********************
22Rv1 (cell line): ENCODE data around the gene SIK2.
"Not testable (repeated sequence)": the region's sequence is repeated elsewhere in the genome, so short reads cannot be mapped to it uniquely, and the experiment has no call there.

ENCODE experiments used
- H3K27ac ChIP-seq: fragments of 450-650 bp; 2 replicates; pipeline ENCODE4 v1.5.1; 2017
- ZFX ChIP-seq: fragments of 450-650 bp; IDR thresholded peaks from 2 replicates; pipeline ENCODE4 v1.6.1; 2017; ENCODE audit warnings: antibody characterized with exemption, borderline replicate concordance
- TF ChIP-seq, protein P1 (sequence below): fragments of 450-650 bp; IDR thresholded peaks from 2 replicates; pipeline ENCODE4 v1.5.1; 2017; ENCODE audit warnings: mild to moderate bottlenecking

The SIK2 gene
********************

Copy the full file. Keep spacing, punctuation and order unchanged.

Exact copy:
22Rv1 (cell line): ENCODE data around the gene SIK2.
"Not testable (repeated sequence)": the region's sequence is repeated elsewhere in the genome, so short reads cannot be mapped to it uniquely, and the experiment has no call there.

ENCODE experiments used
- H3K27ac ChIP-seq: fragments of 450-650 bp; 2 replicates; pipeline ENCODE4 v1.5.1; 2017
- ZFX ChIP-seq: fragments of 450-650 bp; IDR thresholded peaks from 2 replicates; pipeline ENCODE4 v1.6.1; 2017; ENCODE audit warnings: antibody characterized with exemption, borderline replicate concordance
- TF ChIP-seq, protein P1 (sequence below): fragments of 450-650 bp; IDR thresholded peaks from 2 replicates; pipeline ENCODE4 v1.5.1; 2017; ENCODE audit warnings: mild to moderate bottlenecking

The SIK2 gene